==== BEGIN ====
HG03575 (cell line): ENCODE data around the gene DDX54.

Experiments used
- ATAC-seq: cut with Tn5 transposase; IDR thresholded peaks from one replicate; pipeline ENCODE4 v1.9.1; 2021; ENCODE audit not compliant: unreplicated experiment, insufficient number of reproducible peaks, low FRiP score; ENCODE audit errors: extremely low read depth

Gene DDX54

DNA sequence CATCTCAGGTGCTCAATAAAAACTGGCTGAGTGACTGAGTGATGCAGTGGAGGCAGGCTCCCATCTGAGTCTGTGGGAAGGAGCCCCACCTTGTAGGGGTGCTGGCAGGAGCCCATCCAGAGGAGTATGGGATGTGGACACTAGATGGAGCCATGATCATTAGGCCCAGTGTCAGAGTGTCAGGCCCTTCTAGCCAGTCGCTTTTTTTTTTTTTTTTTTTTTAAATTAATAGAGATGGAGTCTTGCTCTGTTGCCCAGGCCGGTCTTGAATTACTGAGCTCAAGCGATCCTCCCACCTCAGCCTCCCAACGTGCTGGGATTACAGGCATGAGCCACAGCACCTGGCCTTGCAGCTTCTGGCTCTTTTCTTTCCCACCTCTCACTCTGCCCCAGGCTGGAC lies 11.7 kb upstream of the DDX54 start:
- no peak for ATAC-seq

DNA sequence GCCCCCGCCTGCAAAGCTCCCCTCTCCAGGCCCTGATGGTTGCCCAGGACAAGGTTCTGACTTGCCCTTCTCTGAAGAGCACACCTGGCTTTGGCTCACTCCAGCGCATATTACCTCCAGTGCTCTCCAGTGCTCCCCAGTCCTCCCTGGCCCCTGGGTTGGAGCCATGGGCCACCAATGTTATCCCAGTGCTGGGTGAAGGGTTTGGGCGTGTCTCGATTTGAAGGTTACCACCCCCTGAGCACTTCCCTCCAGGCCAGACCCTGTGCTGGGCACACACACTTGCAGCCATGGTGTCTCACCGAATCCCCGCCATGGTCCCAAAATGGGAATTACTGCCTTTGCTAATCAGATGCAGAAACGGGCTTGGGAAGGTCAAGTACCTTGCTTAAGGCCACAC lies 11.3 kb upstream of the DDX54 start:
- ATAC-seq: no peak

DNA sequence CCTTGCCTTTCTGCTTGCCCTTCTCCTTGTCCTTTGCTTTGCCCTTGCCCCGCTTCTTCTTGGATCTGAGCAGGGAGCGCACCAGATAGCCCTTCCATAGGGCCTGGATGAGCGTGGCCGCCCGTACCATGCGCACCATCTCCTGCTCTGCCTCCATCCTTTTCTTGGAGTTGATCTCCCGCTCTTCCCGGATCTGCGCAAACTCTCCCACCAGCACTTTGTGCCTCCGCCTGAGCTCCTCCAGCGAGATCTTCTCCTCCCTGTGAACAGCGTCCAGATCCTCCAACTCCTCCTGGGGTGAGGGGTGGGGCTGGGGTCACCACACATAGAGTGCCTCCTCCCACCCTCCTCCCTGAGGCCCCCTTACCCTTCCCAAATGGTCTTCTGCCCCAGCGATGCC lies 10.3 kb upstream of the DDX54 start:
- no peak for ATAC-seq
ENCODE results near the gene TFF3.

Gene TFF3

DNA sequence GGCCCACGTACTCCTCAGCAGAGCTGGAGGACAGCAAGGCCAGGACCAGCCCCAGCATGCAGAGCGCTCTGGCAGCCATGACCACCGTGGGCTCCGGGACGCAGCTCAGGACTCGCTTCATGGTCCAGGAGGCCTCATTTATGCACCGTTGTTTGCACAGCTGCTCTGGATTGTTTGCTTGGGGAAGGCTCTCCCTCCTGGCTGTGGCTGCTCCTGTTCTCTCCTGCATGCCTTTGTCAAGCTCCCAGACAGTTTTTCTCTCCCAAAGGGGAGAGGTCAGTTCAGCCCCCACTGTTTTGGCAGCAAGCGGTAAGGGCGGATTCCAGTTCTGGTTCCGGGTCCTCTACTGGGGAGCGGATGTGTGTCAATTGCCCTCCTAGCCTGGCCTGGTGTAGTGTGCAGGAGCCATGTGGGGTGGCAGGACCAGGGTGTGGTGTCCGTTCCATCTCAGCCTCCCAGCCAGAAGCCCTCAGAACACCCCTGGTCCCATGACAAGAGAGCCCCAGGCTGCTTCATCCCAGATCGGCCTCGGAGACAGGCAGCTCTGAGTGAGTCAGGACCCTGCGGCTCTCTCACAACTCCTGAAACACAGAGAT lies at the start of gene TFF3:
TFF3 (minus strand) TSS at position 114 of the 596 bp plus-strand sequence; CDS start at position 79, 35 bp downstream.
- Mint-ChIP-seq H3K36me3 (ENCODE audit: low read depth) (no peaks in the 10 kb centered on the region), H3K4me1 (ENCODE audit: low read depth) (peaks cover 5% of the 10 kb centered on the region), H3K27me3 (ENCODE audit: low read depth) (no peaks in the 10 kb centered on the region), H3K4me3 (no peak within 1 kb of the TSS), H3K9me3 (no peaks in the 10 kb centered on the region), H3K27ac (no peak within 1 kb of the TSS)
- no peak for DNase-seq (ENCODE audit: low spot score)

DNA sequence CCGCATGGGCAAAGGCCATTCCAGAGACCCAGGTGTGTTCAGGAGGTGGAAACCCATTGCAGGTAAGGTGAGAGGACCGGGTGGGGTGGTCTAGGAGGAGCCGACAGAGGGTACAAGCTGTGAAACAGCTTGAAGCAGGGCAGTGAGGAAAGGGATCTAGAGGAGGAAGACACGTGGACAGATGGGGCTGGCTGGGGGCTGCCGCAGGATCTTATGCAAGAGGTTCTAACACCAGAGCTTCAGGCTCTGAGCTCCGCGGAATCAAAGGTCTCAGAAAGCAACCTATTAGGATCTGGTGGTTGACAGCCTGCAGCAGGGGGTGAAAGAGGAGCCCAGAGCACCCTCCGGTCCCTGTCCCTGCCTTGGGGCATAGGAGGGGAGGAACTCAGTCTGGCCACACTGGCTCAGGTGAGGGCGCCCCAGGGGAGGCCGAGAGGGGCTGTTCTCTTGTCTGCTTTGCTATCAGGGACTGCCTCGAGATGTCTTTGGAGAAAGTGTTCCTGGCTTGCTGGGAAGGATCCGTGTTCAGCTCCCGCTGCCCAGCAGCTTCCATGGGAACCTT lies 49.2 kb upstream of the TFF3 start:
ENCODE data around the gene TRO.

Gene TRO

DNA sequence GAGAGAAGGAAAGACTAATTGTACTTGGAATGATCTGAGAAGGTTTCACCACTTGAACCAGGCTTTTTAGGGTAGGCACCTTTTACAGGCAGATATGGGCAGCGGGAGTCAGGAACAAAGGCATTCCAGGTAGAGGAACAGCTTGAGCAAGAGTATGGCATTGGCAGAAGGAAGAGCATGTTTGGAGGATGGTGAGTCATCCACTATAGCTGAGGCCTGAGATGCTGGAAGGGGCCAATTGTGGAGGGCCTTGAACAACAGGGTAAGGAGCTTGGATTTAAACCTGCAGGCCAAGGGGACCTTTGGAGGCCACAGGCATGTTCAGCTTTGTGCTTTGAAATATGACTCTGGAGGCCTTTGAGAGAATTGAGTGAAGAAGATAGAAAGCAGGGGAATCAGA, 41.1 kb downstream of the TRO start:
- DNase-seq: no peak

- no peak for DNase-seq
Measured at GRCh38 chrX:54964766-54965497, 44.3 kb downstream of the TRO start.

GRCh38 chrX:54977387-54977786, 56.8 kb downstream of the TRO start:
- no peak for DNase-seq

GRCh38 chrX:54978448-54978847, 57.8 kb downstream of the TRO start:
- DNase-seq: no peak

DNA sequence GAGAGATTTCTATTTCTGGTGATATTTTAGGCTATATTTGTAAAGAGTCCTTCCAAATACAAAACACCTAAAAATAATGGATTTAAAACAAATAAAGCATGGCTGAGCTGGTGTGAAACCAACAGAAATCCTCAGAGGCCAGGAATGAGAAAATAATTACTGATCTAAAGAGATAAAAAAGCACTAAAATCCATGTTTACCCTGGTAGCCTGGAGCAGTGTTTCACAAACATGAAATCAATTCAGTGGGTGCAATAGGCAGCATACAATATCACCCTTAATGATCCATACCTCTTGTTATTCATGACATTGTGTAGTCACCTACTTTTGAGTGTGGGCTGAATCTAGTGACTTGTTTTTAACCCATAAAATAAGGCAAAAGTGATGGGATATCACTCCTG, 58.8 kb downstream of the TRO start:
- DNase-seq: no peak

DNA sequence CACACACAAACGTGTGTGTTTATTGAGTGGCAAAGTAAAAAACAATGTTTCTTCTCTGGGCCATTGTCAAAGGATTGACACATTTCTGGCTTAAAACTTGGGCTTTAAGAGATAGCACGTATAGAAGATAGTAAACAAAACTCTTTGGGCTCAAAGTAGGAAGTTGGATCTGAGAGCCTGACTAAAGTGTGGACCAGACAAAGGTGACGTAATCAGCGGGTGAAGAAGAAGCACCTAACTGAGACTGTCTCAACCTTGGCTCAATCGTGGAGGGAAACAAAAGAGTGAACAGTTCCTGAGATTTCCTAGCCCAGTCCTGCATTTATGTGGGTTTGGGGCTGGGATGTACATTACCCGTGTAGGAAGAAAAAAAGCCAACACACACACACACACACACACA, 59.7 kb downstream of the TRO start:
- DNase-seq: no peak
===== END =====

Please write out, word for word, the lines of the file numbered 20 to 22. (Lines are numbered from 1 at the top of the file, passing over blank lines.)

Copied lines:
DNA sequence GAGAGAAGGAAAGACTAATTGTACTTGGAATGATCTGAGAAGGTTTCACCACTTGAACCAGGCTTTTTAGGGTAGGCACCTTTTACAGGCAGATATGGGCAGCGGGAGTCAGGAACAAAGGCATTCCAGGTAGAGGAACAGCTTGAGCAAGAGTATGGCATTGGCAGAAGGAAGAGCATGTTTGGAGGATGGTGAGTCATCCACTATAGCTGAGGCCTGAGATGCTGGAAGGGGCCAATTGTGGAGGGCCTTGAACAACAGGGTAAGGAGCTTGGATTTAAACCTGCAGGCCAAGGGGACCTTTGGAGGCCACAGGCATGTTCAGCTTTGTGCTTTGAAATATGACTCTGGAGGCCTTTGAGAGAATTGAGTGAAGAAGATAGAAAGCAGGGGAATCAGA, 41.1 kb downstream of the TRO start:
- DNase-seq: no peak

- no peak for DNase-seq